– Goodies
    Commented Mar 9, 2022 at 18:34
  • $\begingroup$ The not-matching-answers edit rule is not always observed or maintained. Yesterday we had a funny example of a question edit, requiring answer editing.. someone put a question in meters and feet mixed. There was a remark about the mix, opener changed meters into feet to have consistent metrics, without changing the amount. There were 2 answers, both assuming meters and the edit was allowed... I adjusted, Willk did not return yet to modify his.. so you see 2 inconsistent answers worldbuilding.stackexchange.com/questions/225349/… $\endgroup$
    – Goodies
    Commented Mar 9, 2022 at 18:47
  • $\begingroup$ @Goodies The DNETIR rule is not recognized by SE (you get no reputation or badge or incentive to do it), it is a community-implemented construct. Changing numbers is considered against the rule $\endgroup$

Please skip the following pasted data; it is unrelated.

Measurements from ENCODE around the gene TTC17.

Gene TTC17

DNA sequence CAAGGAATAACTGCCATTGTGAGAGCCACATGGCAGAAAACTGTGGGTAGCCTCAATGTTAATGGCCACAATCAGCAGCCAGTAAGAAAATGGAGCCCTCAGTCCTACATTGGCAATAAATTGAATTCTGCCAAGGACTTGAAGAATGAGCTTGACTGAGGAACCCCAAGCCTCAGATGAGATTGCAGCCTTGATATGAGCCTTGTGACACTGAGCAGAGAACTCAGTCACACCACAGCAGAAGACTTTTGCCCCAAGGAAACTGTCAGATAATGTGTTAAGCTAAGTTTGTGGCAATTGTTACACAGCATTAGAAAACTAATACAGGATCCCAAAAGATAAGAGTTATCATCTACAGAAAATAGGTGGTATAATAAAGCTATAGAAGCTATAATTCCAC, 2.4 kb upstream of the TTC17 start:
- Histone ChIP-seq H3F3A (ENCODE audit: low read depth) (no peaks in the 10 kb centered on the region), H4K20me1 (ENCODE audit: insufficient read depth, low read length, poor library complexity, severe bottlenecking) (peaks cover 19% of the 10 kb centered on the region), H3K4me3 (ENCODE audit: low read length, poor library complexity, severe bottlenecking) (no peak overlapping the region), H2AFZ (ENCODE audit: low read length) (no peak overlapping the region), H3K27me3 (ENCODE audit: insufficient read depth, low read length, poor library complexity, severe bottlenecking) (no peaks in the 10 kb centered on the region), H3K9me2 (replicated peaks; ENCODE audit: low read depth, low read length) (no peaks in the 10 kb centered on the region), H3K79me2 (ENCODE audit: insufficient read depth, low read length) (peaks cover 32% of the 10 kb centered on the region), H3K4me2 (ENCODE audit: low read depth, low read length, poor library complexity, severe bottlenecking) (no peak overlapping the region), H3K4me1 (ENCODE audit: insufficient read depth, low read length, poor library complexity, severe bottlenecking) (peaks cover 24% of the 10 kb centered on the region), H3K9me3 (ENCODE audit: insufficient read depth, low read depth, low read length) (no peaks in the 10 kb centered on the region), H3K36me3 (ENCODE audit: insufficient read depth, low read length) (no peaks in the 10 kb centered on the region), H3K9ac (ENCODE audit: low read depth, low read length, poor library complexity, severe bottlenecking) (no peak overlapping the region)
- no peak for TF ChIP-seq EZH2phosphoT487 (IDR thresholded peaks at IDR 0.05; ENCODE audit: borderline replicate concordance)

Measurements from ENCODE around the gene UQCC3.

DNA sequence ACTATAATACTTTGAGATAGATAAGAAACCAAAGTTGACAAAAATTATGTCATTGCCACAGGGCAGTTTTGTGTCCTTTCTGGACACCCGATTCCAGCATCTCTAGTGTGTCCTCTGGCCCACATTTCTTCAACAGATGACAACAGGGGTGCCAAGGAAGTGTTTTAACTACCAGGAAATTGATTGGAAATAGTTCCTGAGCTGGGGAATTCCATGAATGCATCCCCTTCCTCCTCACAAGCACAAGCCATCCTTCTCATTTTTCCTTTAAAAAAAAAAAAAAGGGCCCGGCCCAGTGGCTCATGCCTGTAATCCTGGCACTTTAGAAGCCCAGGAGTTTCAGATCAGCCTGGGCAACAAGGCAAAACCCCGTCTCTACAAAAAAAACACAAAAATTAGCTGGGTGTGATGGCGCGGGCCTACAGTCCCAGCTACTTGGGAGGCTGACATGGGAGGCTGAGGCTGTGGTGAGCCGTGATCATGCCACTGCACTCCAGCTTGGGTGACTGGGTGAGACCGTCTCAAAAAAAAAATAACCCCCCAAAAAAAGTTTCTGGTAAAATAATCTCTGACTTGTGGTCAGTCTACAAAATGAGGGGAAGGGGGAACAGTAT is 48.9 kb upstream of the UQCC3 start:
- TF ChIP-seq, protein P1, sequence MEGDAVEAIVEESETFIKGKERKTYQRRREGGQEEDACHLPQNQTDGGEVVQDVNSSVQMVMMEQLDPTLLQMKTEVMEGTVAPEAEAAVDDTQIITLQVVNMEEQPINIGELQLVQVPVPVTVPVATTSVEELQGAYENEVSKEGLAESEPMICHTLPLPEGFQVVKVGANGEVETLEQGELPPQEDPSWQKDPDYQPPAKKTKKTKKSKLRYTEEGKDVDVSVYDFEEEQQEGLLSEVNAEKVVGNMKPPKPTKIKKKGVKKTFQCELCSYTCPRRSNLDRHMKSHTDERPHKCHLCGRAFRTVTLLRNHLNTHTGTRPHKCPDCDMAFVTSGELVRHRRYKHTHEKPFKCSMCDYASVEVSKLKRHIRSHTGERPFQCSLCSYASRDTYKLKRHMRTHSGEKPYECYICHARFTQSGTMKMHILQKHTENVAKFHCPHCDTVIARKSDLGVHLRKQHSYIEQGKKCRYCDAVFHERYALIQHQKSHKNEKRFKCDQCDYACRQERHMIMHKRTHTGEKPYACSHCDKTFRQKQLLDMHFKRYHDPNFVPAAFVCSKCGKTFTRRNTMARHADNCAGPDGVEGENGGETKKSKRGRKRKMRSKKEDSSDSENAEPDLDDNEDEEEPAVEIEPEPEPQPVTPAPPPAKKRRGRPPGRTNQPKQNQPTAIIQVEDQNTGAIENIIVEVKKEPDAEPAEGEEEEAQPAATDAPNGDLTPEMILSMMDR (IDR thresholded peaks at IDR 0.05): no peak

– Vogon Poet
    Commented Mar 9, 2022 at 20:37
  • 1
    $\begingroup$ There's nothing wrong with it being a "community-implemented construct". That's how WB functions, by implementing our own rules and respecting our own customs. The answer you link to, and the other question that response links to both speak well to the sensibility of not editing a question once it has answers, and how to deal with it when it happens. $\endgroup$
    – elemtilas
    Commented Mar 9, 2022 at 23:42
  • 1
    $\begingroup$ @elemtilas these never ending issues are not because community self-policing is bad, but because it can be done badly by failing to be implemented consistent with SE policies. Policies we create via META become entrenched when their topic question is pinned and upvoted hundreds of times, so changing community-based policy is much harder than a SE policy. Ergo, we never stop moderating them & they create a vast workload. $\endgroup$
    – Vogon Poet
    Commented Mar 10, 2022 at 0:07
  • $\begingroup$ I never said community moderation was bad. Nor do I find the way this forum operates dysfunctional or problematic. I do agree with you that community moderation can be done badly. $\endgroup$
    – elemtilas
    Commented Mar 10, 2022 at 14:21

2 Answers 2